Looking through the newspapers and magazines one must sometimes have wondered where all the drawings come from. Every daily paper, every periodical, every house journal, and of course every catalogue is full of drawings. More drawings than print very often. Pictures of hats, and pictures of coats. Pictures of frocks and gowns. Pictures of shoes and parasols; of beach wear, rain wear, and slumber wear; pictures of furs and lingerie, jewellery and scarves; bags, powder puffs, gloves, and handkerchiefs. Everything in fact that Woman wears or uses in her pursuit of that illusory but fascinating ideal, Fashion. Some of these pictures are photographs; and as this book is not concerned with the purely photographic aspect of fashion advertising, we need not consider them. But mostly they are reproductions of artists' drawings. Hundreds of drawings daily, all new, modern, up-to-the-minute; reproduced once and immediately replaced by still newer ones. For Fashion waits for no woman. The demand is always for something new; and somehow the demand must be met.

Where then does this inexhaustible supply of fashion drawings come from? Who creates all the original work, and by what channels does it find its way into the pages of press and catalogue which are so much a fact in our lives to-day? The answer is, principally from the commercial studios, three hundred of which are in London. There a veritable army of artists mostly well-paid, clever young women, many of them known to the great fashion houses of Paris, London, and New York is hard at work meeting the hundreds-a-day demand: or rather attempting to meet it, since the profession of fashion artist is one of the few which are not yet overcrowded; for the very good reason that the supply of competent artists does not keep pace with the ever-increasing demand for their work. How great is that demand to-day may be realized from the fact that the output of fashion drawings from London's studios alone is roughly four times that of all the other kinds of commercial drawings from these studios put together.


The aim of this book is to show the young artist not only how to fit herself for the profession, but how to get the best out of the work once it is taken up. The most and the best in every good sense, for herself, for those for whom she works, and for the profession also. It is not intended to be a guide to those curious persons who dabble in fashion drawing because they imagine it gives them a certain cachet, and are able to dispose of a few mediocre sketches here and there simply because they have friends at Court. It is for the serious entrant who is prepared to accept the trials and responsibilities of the profession as well as its rewards, and who will endeavour to raise and not lower the standards of the craft. Like all creative work, fashion drawing has its pains and difficulties; and the more seriously one takes it the more it may sometimes hurt. But it also offers a satisfaction and reward beyond mere financial gain. When a calling combines with these advantages extremely good payment and who will pretend that money is no object, even to an artist ? one may fairly say it is a calling well worth while.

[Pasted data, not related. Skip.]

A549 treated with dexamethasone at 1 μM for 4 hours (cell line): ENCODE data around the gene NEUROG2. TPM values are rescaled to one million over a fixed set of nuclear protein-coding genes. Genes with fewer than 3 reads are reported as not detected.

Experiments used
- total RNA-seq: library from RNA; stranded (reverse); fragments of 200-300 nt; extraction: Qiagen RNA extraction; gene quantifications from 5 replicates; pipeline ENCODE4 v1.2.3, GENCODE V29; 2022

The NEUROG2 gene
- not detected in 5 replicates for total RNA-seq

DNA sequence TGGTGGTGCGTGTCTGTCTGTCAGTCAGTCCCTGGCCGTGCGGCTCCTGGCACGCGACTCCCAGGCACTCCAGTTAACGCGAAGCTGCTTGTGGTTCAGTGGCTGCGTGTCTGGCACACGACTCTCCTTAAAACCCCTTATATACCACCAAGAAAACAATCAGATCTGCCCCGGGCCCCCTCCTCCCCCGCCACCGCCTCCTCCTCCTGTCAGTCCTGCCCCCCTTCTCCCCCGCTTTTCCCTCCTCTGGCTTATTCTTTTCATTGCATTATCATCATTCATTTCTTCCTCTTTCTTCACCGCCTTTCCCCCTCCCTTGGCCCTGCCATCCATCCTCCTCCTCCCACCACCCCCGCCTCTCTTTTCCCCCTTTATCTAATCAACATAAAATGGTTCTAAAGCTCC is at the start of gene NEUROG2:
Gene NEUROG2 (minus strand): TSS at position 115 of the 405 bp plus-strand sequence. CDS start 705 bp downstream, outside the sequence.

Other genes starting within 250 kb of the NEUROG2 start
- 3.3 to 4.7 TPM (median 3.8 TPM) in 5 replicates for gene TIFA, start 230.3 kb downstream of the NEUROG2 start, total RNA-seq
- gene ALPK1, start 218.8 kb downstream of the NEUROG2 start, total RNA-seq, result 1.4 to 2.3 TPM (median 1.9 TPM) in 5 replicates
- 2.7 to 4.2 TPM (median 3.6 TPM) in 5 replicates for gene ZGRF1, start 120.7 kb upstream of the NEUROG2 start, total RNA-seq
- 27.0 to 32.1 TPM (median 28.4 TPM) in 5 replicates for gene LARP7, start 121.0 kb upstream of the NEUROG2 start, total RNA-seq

Before discussing the practical details of fashion drawing it would be well to first consider what Fashion is, and why fashion drawing

exists. In the first place, one must never forget that fashion drawing is advertising; that is, it is part of the business of selling. By all means one should bring to the work the best that one has, never lowering the standard of art because it is allied to commerce. But at the same time, ideas about art for art's sake must not be allowed to blind one to the essential fact that the one purpose of a fashion drawing is to sell something. It may be a journal or magazine which the drawing has to sell, as, for instance, when one draws for Vogue. Or it may be a paper pattern. It may even be "prestige" one is selling the prestige of a big store, or the prestige of a studio; or it may just be somebody's hats. But whatever it is the artist must always remember that she is part of the modern organization for selling things.

Now there is only one way to sell a thing, and that is to convince the potential buyer that the article offered is not only desirable and well worth the price, but that it is the one thing she needs. Consequently one must have faith in the things one draws, just as one has in one's work, if that work is to carry conviction.

Fashion Drawing Sections

Part-1 Part-2 Part-3